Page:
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    Al Parsai, MA, DTM, RCIC
    Regulated Canadian Immigration Consultant
    Ashton College Instructor – Immigration Consulting
    Author – 88 Tips on Immigration to Canada

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    Disclaimer:
    This article provides information of a general nature only. Considering the fluid nature of the immigration world, it may no longer be current. Of course, the item does not give legal advice. Therefore, do not rely on it as legal advice or immigration advice. Consequently, no one could hold us accountable for the content of these articles. Of course, if you have specific legal questions, you must consult a lawyer. Alternatively, if you are looking for immigration advice, book an appointment.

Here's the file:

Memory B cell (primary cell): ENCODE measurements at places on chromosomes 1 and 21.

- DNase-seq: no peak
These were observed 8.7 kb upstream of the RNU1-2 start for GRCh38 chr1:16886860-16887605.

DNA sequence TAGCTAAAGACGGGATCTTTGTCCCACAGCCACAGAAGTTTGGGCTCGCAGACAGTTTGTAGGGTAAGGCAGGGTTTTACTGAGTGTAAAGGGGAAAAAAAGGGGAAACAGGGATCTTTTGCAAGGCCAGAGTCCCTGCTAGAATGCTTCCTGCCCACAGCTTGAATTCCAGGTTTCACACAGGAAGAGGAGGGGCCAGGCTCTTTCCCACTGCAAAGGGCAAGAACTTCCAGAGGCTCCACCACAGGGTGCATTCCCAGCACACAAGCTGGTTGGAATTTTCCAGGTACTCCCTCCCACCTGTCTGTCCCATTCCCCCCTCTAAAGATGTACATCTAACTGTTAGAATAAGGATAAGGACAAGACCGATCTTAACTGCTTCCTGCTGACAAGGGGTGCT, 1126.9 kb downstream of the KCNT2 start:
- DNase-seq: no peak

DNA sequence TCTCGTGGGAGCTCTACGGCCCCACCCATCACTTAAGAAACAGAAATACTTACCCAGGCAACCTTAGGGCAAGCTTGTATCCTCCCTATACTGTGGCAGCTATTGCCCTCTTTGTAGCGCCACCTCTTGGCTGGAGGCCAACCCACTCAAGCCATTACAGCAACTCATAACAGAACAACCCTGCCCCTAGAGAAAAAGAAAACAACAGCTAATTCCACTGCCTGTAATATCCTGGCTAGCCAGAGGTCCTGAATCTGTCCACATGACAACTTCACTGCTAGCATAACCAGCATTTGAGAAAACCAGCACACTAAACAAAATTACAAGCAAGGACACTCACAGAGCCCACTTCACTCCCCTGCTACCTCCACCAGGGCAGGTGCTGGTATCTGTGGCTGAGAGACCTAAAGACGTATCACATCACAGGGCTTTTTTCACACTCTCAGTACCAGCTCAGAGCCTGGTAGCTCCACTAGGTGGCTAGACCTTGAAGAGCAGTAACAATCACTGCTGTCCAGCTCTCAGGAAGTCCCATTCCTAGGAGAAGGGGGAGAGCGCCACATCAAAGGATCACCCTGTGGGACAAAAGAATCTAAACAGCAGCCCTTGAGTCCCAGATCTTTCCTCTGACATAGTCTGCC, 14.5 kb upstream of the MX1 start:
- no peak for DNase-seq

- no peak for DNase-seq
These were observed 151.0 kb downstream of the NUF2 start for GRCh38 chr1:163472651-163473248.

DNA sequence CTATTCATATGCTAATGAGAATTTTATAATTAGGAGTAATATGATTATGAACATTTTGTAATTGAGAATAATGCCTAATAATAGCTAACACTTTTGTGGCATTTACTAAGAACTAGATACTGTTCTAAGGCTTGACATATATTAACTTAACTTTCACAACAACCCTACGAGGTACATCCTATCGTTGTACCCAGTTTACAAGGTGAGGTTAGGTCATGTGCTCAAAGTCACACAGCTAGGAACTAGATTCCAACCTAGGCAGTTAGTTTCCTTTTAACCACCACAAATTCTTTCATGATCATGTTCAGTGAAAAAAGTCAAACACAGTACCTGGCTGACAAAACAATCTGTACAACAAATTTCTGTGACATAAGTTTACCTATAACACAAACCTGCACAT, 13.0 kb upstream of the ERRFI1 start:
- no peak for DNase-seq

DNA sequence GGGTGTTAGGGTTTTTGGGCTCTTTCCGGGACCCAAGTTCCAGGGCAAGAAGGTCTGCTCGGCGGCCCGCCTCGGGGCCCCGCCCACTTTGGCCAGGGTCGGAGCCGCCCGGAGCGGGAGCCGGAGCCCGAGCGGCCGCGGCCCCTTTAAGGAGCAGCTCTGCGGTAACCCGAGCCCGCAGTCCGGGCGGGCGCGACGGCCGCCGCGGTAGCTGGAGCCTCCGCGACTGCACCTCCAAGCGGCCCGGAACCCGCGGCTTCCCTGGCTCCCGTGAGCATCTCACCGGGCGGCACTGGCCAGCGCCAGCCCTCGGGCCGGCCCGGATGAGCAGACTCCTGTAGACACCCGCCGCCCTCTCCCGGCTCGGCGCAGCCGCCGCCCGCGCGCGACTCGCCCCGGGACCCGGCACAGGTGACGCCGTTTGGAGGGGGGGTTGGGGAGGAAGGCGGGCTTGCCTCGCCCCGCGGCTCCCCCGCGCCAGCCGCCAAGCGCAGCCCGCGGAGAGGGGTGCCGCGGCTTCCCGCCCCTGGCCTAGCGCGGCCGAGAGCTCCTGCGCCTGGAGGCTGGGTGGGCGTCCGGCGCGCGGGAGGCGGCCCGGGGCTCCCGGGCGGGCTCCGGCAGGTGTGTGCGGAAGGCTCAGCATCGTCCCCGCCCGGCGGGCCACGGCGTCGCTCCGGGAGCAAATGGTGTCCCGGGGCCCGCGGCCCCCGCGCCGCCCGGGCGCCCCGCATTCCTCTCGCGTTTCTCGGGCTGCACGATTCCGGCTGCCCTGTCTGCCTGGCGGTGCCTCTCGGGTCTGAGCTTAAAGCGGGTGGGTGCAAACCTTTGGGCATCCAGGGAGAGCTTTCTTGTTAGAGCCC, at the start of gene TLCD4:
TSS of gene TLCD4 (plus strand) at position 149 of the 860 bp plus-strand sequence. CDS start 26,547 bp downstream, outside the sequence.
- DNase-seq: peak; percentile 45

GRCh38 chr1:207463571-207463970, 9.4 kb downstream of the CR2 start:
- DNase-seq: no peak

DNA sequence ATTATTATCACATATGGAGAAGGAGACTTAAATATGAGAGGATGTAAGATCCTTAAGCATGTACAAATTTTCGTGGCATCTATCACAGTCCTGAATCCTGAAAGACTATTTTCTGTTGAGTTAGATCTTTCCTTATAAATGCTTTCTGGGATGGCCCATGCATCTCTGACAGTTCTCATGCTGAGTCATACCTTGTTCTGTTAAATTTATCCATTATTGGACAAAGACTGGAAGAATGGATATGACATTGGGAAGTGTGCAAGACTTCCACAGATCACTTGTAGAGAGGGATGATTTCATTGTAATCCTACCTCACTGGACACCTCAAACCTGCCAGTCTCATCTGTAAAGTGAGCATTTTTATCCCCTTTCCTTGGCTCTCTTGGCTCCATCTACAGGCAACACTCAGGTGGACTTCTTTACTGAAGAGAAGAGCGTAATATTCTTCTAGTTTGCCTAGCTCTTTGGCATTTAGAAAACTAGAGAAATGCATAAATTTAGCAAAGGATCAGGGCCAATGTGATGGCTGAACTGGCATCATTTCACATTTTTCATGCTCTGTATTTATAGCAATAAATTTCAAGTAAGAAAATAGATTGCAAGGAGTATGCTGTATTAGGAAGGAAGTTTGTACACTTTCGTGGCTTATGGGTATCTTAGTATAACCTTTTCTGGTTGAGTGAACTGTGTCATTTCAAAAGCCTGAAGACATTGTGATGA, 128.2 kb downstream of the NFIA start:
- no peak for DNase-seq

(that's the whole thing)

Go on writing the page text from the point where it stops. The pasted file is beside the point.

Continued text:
The characters and places in the articles:
    All the characters and locations in the articles are fictional, unless otherwise clearly stated. Therefore, any resemblance in names, dates, and places is coincidental.

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    Al Parsai

    Al Parsai is a Regulated Canadian Immigration Consultant (RCIC) in Toronto, Canada. He also teaches the official immigration consulting courses at Ashton College in Vancouver, Canada. Al who holds a Masters degree from Yorkville University is a member of ICCRC and CAPIC organizations. Al, the CEO of Parsai Immigration Services, has represented hundreds of applicants from more than 30 countries to the immigration authorities since January 2011.